Quantile-Respectful Density Estimation and Trimming

by Andrey Akinshin · 2024-03-26
Update: this blog post is a part of research that aimed to build a quantile-respectful density estimation based on the Harrell-Davis quantile estimator. A preprint with the final results is available on arXiv: arXiv:2404.03835 [stat.ME]. Some information in this blog post can be obsolete: please, use the preprint as the primary reference.

I continue the topic of Quantile-Respectful Density Estimation in the context of Multimodality Detection. In this post, we briefly discuss the handling of the QRDE boundary spikes in order to correctly detect the near-border modes.

QRDE-HD has an issue in the form of boundary spikes, which may distort the multimodality detection procedure. Let us review two examples: the first one describes the problem, and the second one suggests a solution.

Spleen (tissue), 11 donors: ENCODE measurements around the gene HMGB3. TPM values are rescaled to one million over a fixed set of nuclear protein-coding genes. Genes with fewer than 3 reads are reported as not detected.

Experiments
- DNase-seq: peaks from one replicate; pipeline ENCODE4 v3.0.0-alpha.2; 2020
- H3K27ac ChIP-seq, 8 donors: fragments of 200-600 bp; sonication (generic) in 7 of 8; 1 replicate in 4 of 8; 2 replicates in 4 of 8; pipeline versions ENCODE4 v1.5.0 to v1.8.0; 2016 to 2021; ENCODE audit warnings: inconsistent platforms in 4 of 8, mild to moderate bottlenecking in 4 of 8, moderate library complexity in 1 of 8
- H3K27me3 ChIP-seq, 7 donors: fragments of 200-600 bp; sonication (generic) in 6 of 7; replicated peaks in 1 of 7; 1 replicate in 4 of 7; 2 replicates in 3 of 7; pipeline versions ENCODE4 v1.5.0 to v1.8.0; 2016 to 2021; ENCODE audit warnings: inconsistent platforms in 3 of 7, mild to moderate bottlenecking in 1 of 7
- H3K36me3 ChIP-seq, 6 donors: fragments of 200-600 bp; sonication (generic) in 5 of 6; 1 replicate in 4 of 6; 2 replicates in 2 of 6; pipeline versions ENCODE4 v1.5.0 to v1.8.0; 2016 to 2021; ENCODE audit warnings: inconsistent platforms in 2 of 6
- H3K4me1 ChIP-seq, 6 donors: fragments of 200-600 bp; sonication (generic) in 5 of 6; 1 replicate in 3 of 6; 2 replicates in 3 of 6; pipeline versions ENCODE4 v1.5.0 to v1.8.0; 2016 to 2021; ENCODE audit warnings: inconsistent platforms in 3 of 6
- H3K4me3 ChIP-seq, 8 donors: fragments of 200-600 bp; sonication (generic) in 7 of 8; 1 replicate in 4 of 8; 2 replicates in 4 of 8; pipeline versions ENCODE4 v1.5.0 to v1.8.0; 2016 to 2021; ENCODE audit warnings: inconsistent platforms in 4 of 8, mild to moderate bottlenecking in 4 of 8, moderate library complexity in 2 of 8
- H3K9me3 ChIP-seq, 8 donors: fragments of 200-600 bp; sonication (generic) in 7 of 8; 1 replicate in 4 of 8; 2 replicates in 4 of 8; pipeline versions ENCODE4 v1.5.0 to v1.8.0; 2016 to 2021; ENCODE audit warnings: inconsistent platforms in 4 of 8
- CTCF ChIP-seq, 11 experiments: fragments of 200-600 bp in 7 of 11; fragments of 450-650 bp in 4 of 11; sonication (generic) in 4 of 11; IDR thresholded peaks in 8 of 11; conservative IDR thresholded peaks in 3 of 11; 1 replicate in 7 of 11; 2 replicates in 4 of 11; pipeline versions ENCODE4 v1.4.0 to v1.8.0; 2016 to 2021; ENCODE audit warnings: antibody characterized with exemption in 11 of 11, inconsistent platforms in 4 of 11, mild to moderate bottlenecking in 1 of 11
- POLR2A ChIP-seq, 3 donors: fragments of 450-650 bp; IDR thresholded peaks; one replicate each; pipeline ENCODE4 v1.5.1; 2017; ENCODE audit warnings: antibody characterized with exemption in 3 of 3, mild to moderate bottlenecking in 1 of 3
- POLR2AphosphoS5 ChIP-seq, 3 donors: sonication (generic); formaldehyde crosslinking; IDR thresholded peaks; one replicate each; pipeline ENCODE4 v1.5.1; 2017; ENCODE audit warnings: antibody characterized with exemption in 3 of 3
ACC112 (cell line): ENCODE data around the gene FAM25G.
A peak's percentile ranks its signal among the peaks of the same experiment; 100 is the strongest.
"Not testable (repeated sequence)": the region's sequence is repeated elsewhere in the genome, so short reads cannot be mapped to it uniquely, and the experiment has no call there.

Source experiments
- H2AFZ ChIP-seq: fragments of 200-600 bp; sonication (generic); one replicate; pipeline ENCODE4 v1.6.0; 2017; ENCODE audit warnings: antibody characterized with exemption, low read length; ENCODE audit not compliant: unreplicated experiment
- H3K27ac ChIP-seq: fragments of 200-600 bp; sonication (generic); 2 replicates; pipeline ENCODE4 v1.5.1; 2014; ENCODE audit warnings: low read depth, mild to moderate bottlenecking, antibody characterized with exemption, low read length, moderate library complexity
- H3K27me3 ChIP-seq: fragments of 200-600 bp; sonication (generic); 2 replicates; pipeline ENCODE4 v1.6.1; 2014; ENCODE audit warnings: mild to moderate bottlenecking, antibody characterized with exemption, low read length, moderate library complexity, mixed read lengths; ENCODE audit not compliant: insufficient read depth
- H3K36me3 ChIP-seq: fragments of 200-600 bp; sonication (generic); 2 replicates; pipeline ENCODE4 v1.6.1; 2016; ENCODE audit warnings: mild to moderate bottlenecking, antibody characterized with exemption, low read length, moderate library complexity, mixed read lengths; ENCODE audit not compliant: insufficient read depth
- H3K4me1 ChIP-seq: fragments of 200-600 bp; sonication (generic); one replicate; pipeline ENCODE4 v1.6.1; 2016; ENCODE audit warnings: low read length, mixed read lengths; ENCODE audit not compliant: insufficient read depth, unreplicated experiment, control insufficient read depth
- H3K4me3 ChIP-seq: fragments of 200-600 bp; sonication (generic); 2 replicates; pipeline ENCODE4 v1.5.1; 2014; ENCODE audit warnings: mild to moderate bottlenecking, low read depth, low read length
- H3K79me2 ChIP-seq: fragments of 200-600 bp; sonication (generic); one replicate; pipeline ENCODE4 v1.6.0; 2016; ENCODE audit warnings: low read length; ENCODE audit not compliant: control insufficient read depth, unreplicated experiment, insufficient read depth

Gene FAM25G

Let us review the lowland view for a sample of 20 elements from the standard normal distribution presented in the below figure:

As we can see, the right boundary spike was “recognized” as a mode, which leads to an incorrect insight into the number of modes.

One may suggest just ignoring the boundary spikes. However, the boundary spikes may represent the actual modes. In the next figure, we can see a bimodal distribution with a right boundary spike.

In this case, two modes are detected correctly. If we always silently ignore the boundary spikes, it would distort the multimodality analysis for this case.


Instead of ignoring the boundary spikes, we suggest the trimming procedure. The “false” boundary spikes arise only in close proximity to the boundary elements due to the nature of the Harrell-Davis quantile estimator. If we exclude the minimum and the maximum sample element from the histogram range (while QRDE-HD is still built based on the full sample), the “false” boundary spikes will be suppressed. In the below figure, we can see that such a trimming procedure eliminates the false mode at the right boundary of the plot:

In the next figure, we can see that the trimming procedure does not affect the correct detection of the two modes in the bimodal case:

We believe that trimming a single element from each side is enough for the majority of cases. However, the number of trimmed elements may be increased if needed.